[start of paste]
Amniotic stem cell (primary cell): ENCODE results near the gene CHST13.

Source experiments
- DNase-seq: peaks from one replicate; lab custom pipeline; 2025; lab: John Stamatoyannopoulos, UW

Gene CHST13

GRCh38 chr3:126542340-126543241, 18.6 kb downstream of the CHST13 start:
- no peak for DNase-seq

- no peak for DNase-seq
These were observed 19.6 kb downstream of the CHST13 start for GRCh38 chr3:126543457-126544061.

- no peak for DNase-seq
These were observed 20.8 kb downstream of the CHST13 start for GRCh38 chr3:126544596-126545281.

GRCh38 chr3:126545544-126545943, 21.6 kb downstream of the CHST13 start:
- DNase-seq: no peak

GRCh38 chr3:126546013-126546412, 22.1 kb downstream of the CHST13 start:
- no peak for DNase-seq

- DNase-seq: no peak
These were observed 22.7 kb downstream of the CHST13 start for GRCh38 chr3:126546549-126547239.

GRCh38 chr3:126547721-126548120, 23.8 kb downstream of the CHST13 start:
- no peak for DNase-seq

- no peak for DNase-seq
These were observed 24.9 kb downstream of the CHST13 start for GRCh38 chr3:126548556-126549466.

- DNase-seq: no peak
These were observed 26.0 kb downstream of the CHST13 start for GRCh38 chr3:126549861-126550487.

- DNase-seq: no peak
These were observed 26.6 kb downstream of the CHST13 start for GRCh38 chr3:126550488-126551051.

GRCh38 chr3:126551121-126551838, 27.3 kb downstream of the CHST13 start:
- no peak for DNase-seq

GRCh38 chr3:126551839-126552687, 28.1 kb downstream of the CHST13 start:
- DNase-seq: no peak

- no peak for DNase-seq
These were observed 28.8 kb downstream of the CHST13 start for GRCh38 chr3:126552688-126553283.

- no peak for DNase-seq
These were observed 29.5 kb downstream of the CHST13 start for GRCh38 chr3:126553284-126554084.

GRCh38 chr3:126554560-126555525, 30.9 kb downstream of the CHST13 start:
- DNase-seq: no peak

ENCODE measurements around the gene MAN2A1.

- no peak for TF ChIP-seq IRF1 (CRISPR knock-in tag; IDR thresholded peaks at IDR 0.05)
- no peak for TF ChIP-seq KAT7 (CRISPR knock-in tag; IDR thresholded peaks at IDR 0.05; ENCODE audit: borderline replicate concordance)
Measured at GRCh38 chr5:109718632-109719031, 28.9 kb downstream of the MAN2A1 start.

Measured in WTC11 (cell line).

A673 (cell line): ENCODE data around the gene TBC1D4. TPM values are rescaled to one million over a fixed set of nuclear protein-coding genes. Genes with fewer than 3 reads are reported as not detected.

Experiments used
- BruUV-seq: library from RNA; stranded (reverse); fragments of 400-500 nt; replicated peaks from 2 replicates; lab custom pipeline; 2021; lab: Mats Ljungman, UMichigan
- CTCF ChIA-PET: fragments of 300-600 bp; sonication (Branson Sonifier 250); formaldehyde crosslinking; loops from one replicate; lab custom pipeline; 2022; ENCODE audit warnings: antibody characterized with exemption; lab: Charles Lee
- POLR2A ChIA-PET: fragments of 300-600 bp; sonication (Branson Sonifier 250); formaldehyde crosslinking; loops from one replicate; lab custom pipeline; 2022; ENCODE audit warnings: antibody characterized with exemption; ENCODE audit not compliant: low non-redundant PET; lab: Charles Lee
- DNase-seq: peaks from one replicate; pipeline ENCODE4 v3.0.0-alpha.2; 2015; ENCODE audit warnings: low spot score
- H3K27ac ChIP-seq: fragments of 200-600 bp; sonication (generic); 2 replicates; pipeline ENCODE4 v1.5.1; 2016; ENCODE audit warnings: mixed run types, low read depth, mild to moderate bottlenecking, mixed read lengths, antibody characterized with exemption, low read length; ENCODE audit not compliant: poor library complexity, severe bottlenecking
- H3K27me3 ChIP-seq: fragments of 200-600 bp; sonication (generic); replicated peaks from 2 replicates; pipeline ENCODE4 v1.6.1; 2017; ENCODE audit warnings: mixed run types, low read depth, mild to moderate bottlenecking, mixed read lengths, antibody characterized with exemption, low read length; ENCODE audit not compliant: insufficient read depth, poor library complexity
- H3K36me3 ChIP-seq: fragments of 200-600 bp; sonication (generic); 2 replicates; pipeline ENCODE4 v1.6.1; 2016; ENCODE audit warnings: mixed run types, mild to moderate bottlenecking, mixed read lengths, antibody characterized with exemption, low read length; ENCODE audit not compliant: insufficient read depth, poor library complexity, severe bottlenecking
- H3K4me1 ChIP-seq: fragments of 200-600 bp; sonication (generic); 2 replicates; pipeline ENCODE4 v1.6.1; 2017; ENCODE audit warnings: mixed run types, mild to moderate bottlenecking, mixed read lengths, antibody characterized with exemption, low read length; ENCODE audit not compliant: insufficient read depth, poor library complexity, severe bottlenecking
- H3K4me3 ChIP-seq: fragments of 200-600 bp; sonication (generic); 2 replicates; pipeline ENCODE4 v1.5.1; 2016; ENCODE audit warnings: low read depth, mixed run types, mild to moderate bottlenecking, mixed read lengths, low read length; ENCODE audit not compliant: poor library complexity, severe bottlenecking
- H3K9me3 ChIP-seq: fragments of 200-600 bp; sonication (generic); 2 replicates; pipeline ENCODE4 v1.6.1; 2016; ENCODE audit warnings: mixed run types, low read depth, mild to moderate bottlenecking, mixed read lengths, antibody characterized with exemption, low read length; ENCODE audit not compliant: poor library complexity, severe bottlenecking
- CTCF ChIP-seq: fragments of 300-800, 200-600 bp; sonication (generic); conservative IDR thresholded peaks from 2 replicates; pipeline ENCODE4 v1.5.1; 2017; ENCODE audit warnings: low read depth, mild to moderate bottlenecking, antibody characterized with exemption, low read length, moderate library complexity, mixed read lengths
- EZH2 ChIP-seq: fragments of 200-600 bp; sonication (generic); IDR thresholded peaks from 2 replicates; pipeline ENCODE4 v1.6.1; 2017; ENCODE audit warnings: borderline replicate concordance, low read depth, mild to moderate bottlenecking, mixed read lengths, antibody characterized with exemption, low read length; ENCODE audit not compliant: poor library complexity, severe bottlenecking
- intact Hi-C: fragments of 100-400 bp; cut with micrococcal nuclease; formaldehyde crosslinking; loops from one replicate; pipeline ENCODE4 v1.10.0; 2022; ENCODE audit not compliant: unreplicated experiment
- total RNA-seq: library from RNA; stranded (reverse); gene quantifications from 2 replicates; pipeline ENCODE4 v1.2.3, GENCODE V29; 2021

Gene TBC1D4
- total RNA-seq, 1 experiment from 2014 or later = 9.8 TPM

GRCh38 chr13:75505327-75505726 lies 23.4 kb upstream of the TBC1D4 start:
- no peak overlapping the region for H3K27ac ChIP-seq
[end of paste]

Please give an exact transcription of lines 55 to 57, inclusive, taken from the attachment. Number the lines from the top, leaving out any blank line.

- total RNA-seq: library from RNA; stranded (reverse); gene quantifications from 2 replicates; pipeline ENCODE4 v1.2.3, GENCODE V29; 2021

Gene TBC1D4
- total RNA-seq, 1 experiment from 2014 or later = 9.8 TPM